I describe recent developments of Conway and Kochen on the physical meaning of freewill and their theorem that the assertion of freewill for human beings, in their specific sense, implies the same for elementary particles. This description is given in simplified metaphorical terms that nonetheless address the key physical axioms and essential analytic content of their argument. I then give points of contact of our metaphor with the full technical analysis of the cited authors and conclude with some (...) associated metaphysical speculations. These include the implications of the freewill theorem for dual aspect theories and, in particular, for process metaphysics. (shrink)
This book, first published in 1968, examines the complicated issues which surround the problem of freewill. Although it reaches a libertarian conclusion, its focus is largely on other questions. What ultimately is at stake in this debate? What difference would it make whether we had freewill or not? Why must disagreement persist, and why do philosophes each opposed conclusions with such confidence? The answers to these questions open new perspectives.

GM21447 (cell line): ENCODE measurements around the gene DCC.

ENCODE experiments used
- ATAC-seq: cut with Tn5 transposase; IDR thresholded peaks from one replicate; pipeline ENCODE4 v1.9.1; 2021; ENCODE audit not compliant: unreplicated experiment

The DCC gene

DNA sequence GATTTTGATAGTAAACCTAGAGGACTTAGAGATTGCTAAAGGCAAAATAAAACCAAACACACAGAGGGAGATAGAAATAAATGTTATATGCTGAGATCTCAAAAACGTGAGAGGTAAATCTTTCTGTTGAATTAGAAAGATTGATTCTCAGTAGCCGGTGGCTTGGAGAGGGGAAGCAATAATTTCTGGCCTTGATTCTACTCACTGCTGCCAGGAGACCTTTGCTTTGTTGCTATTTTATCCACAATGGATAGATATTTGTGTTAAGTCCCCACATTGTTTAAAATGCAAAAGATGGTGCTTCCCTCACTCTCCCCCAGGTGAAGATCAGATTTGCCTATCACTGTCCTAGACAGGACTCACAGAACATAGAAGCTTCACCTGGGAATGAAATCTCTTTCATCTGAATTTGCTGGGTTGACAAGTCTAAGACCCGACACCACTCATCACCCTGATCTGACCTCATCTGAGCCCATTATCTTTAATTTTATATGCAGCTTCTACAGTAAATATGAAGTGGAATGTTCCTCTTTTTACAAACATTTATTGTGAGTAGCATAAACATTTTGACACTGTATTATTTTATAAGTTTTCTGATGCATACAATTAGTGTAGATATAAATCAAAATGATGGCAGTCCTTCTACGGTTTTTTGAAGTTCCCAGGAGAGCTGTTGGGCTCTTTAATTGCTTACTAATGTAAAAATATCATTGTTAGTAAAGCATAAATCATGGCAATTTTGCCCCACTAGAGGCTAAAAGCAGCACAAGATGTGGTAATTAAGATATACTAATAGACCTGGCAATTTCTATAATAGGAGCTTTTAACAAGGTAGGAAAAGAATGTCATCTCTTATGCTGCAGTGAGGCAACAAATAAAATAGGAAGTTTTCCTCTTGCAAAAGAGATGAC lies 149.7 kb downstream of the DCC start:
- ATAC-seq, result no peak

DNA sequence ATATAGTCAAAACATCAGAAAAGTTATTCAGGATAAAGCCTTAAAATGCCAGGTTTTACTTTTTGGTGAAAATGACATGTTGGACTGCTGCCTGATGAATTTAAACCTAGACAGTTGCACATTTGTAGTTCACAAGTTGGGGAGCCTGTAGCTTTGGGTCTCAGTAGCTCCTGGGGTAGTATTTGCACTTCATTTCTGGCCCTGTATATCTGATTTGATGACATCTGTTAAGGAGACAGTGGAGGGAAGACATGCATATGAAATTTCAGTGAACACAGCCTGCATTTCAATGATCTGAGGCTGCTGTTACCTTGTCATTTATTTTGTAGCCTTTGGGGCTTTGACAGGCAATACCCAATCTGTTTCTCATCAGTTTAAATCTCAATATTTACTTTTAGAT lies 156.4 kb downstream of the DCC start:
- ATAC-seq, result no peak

Ralph Cudworth deserves recognition as one of the most important English seventeenth-century philosophers after Hobbes and Locke. In opposition to Hobbes, Cudworth proposes an innatist theory of knowledge which may be contrasted with the empirical position of his younger contemporary Locke, and in moral philosophy he anticipates the ethical rationalists of the eighteenth century. A Treatise Concerning Eternal and Immutable Morality is his most important work, and this volume makes it available, together with his shorter Treatise of Freewill, with (...) a historical introduction, a chronology of his life, and an essay on further reading. (shrink)